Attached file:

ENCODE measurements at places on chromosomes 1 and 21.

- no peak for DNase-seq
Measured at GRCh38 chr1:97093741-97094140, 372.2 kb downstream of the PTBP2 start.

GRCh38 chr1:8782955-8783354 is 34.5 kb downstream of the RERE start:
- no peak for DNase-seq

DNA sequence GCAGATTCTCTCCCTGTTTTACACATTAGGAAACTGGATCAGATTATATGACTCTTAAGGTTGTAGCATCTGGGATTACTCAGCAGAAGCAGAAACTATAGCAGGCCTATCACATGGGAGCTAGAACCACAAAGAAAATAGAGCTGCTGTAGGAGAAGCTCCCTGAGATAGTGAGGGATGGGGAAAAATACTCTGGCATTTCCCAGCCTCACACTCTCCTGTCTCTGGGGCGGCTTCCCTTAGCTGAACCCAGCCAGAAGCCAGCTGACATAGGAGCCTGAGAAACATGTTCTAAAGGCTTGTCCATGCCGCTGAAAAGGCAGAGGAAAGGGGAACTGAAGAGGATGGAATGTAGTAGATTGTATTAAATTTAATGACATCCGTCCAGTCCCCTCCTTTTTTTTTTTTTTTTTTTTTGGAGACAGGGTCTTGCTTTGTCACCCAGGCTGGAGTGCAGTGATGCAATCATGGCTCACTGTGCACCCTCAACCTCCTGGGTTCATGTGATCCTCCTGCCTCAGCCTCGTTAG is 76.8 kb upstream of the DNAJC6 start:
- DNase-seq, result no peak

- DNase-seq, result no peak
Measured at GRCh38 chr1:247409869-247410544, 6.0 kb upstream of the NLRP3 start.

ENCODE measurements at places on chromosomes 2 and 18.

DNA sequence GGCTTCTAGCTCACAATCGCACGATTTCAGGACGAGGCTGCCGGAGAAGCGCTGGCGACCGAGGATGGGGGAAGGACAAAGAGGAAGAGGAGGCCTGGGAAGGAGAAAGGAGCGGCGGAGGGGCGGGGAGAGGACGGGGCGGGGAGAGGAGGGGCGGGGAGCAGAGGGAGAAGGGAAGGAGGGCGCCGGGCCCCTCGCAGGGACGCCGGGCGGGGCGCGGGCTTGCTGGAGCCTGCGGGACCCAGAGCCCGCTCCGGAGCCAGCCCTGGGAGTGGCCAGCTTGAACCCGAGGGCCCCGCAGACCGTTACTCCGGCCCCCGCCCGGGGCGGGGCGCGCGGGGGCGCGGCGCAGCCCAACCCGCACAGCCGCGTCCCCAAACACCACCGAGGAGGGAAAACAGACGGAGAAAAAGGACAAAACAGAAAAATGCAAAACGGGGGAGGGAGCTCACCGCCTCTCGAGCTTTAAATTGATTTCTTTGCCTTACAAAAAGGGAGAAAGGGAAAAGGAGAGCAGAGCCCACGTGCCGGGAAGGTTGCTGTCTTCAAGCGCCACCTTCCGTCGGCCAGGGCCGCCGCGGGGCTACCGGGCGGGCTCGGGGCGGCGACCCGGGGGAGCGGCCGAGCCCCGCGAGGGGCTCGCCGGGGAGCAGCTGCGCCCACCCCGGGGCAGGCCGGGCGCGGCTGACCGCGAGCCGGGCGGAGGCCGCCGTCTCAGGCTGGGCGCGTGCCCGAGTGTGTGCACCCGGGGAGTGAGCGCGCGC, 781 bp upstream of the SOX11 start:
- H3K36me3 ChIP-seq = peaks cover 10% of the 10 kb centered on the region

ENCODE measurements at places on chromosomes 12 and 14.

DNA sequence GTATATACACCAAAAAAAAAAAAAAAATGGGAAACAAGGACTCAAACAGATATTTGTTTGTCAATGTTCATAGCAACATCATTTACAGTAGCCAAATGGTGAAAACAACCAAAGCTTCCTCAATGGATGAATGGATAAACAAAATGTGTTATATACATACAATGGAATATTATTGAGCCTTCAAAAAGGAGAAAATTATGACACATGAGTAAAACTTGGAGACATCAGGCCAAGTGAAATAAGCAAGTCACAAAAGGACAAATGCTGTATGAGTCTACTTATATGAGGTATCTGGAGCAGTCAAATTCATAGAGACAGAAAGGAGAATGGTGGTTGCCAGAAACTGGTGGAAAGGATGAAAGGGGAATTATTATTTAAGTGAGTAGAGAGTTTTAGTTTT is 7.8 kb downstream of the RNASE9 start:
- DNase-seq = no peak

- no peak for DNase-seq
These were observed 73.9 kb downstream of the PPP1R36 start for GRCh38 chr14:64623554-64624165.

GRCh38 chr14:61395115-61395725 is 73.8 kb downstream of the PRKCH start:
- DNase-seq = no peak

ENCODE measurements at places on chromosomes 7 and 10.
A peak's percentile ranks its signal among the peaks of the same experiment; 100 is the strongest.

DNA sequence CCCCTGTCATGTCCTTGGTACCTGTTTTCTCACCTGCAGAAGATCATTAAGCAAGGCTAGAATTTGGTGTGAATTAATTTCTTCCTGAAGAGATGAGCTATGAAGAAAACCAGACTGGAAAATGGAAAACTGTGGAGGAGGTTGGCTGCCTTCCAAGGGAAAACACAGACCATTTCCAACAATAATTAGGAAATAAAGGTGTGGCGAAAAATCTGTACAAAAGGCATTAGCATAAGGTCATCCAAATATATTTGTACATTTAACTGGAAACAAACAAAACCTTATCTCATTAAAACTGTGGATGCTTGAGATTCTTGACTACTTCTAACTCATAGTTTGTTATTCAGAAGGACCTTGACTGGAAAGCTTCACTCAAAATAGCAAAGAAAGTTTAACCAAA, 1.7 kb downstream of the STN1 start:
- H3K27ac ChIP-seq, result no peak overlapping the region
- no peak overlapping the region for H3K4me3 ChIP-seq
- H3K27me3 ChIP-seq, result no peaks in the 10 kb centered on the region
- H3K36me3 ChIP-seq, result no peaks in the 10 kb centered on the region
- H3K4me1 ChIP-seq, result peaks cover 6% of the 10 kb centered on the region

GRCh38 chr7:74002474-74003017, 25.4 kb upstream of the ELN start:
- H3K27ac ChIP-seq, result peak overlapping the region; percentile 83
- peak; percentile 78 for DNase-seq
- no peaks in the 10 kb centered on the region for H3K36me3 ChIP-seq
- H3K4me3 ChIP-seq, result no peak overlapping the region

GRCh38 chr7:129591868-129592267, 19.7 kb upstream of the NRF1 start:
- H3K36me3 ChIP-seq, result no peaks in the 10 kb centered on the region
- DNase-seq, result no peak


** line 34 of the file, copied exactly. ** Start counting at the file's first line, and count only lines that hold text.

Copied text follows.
- H3K36me3 ChIP-seq, result no peaks in the 10 kb centered on the region